• Degree of HPA suppression is related to choice
of steroid preparation , duration and dose of
steroid therapy
A. S. Krasner, “Glucocorticoid-induced adrenal insufficiency,”
Journal of the American Medical Association,
vol. 282, no. 7, pp.671-676,1999.
• Glucocorticoid potency correlates with risk for
adrenal insufficiency
• The equivalence of 15 mg/day of prednisolone
for more than 3 weeks should be suspected of
having HPA suppression
A. S. Krasner, “Glucocorticoid-induced adrenal insufficiency,”
Journal of the American Medical Association,
vol. 282, no. 7, pp.671-676,1999
• Patient currently taking steroids
<10 mg/d
Assume normal
HPA response
Additional steroid cover not required
>10 mg/d
Minor Sx
25mg of hydrocortisone at induction
Moderate Sx
Usual periop. steroid
+25mg of hydrocortisone at induction
+100 mg/d for 24 hr
Major Sx
Usual periop. steroid
+25mg of hydrocortisone at induction
+ 100 mg/d for 48-72hr
Perioperative glucocorticoid coverage: a reassessment 42 years after emergence of a problem
M. Salem Annals of Surgery, vol. 219, no. 4, pp. 416–425, 1994.
• Patient stopped taking steroid
Stopped < 3 mo
Treat as if on steroids
Stopped > 3 mo
No periop. steroid
necessary
Perioperative glucocorticoid coverage: a reassessment 42 years after emergence of a problem
M. Salem Annals of Surgery, vol. 219, no. 4, pp. 416–425, 1994.
• Retrospective, prospective and randomised
studies all methodologically flawed
• Continuation of the basal
glucocorticosteroids is sufficient to stress
Perioperative glucocorticosteroid supplementation is not supported by evidence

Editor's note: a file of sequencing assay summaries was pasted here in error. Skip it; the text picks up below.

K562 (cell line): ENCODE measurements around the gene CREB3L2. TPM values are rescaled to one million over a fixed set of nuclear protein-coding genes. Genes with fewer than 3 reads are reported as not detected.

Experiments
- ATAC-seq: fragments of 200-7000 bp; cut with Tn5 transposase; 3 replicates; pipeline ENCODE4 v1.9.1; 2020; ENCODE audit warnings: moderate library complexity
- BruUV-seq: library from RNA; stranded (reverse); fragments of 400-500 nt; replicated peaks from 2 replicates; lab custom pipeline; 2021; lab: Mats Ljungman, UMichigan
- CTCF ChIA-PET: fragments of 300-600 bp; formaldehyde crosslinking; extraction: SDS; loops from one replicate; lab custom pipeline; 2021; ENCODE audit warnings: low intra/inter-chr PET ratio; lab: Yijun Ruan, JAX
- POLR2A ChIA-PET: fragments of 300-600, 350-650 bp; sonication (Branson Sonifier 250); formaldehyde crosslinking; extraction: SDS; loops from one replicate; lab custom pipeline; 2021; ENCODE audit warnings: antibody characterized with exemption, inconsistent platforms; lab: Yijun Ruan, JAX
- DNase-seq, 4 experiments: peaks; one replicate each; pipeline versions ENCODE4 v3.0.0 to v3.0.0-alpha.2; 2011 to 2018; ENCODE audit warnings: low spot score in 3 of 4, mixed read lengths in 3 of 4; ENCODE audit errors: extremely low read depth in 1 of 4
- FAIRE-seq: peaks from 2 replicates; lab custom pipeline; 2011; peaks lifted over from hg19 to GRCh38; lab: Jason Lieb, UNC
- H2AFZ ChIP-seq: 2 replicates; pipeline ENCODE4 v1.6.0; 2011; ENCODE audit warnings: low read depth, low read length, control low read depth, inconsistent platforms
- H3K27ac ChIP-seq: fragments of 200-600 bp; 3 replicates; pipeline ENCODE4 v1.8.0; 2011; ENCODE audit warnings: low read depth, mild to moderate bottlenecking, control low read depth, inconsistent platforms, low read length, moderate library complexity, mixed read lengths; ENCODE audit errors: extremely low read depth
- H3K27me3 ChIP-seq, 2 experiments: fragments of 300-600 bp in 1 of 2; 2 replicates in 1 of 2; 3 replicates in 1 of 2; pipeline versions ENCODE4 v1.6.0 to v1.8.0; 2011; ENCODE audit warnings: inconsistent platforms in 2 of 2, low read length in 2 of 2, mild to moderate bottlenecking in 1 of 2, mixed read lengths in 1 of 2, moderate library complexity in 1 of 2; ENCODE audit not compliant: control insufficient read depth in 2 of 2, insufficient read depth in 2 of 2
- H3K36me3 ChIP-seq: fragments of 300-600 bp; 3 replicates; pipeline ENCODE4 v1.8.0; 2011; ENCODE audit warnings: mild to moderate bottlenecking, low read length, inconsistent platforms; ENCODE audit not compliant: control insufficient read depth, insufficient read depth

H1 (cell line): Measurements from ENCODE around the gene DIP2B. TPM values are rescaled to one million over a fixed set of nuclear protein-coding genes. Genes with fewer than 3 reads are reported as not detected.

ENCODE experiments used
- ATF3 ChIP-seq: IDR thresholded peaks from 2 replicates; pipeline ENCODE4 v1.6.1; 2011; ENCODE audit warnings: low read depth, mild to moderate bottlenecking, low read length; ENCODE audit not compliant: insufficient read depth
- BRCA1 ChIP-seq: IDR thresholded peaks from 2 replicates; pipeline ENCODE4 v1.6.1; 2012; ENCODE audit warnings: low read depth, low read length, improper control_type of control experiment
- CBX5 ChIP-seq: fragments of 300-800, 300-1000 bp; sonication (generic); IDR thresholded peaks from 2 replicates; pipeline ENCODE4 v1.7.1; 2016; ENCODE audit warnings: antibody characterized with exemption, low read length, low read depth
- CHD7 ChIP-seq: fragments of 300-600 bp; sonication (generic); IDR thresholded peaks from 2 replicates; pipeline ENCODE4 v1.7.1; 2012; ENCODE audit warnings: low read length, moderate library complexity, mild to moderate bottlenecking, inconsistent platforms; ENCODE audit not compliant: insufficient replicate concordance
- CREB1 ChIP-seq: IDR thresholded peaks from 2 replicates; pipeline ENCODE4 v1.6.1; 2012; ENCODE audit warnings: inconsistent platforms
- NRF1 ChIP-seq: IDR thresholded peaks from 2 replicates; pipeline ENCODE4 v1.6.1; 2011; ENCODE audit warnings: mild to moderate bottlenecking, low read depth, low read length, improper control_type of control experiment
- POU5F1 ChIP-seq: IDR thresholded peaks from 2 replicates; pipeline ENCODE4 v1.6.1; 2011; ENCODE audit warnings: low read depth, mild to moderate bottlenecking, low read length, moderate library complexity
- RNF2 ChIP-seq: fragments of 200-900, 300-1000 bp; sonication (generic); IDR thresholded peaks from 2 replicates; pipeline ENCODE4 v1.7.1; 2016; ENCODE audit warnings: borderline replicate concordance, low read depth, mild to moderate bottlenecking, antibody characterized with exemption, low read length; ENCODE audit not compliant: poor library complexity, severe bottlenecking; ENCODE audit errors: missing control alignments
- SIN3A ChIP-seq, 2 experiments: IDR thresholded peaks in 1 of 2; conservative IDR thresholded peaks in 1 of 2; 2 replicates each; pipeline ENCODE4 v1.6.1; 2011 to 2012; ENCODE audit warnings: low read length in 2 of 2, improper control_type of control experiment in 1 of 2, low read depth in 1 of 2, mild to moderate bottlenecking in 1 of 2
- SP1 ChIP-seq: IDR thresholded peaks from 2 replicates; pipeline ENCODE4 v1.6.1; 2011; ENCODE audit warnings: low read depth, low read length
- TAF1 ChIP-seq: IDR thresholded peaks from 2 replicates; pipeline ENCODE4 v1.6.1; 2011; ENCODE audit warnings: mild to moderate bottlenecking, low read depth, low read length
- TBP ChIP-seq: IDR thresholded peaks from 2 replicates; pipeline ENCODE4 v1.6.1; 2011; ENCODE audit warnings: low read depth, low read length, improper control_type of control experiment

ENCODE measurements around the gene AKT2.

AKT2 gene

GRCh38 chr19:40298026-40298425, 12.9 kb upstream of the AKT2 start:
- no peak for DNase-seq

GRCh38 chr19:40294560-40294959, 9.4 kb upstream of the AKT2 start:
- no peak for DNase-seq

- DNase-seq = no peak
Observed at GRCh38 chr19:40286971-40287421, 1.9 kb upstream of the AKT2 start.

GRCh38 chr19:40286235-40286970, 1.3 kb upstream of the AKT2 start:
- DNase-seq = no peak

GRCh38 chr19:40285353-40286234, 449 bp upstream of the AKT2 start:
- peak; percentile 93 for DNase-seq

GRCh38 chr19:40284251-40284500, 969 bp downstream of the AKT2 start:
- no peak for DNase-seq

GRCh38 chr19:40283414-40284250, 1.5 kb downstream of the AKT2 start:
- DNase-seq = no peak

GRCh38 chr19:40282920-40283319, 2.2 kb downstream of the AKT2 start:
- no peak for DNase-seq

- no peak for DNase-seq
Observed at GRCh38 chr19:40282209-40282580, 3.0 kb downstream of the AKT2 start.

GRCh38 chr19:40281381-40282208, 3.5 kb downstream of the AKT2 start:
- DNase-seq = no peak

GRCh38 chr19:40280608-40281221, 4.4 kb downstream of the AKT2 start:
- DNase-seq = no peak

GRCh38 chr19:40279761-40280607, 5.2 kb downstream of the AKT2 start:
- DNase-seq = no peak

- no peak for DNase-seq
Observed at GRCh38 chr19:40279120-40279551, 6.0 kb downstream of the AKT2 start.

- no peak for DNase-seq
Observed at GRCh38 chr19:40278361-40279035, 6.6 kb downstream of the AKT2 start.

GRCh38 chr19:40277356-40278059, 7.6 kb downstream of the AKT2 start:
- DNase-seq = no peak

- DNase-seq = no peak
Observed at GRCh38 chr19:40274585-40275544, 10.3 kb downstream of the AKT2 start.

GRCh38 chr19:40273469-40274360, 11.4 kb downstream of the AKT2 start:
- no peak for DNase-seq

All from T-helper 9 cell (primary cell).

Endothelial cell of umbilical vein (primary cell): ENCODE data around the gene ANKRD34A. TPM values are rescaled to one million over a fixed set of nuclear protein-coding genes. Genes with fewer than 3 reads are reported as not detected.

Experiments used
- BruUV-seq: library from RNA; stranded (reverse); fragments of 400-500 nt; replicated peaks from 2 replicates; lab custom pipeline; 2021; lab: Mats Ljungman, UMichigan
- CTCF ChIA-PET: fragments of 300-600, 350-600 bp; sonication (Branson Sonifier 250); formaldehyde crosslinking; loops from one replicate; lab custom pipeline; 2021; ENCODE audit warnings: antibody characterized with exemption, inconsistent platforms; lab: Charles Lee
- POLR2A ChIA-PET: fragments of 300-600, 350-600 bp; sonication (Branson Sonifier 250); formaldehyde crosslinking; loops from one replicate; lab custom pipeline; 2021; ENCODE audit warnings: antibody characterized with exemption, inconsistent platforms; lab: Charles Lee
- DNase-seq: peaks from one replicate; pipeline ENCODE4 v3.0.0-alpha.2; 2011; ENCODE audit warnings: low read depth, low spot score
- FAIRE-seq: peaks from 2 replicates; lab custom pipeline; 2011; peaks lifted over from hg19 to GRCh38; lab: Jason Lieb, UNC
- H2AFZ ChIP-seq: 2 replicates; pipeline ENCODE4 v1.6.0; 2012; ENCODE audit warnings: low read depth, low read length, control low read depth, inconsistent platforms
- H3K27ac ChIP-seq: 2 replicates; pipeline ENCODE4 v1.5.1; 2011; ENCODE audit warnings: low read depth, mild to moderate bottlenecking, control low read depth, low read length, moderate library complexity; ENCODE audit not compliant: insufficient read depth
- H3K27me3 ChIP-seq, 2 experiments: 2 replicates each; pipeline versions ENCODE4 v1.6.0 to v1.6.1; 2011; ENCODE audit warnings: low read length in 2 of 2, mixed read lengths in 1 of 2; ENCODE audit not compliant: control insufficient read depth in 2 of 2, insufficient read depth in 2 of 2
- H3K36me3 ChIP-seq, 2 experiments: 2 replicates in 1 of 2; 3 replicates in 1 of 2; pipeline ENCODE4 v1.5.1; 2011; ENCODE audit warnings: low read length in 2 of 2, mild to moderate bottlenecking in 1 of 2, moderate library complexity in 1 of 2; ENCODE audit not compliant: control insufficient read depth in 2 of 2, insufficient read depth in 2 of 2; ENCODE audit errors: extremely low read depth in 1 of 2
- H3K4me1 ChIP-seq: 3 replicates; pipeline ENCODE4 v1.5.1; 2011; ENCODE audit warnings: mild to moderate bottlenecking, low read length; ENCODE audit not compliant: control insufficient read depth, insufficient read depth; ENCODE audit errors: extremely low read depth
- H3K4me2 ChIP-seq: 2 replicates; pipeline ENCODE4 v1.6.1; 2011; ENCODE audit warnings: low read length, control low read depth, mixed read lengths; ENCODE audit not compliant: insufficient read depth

Dylan W. de Lange : European Journal of Internal Medicine 19 (2008) 461–467
• Current and rather defensive strategy of
perioperative supraphysiological
glucocorticosteroid supplementation is not
embedded in medical evidence
• High doses of glucocorticosteroids have
disadvantages that should not be ignored
Perioperative glucocorticosteroid supplementation is not supported by evidence
Dylan W. de Lange : European Journal of Internal Medicine 19 (2008) 461–467
• Patients receiving therapeutic doses of
corticosteroids undergo a surgical procedure
do not routinely require stress doses of
corticosteroids so long as they continue to
receive their usual daily dose of corticosteroid
Requirement of Perioperative Stress Doses of Corticosteroids
A Systematic Review of the Literature
Paul E. Marik, MD; Joseph Varon, MD
Arch Surg. 2008;143(12):1222-1226
• Patients receiving physiologic replacement
doses of corticosteroids owing to primary
adrenal insufficiency require supplemental
doses of corticosteroids in the perioperative
period
• Adrenal function testing is not required in
these patients
Requirement of Perioperative Stress Doses of Corticosteroids
A Systematic Review of the Literature
Paul E. Marik, MD; Joseph Varon, MD
Arch Surg. 2008;143(12):1222-1226
• There is currently inadequate evidence to
support the use of supplemental perioperative
steroids in patients with adrenal insufficiency
• Administration of the patient’s daily
maintenance dose of corticosteroid may be
sufficient and supplemental doses are not
required
Supplemental perioperative steroids for surgical patients with adrenal insufficiency (Review)
prepared and maintained by The Cochrane Collaboration and published in The Cochrane Library
2012, Issue 12
• There is a need for high quality RCTs in various
surgical settings to assess the requirement for
supplemental perioperative steroids when
patients with adrenal insufficiency undergo
surgery
Supplemental perioperative steroids for surgical patients with adrenal insufficiency
(Review)
prepared and maintained by The Cochrane Collaboration and published in The
Cochrane Library 2012, Issue 12
Thank you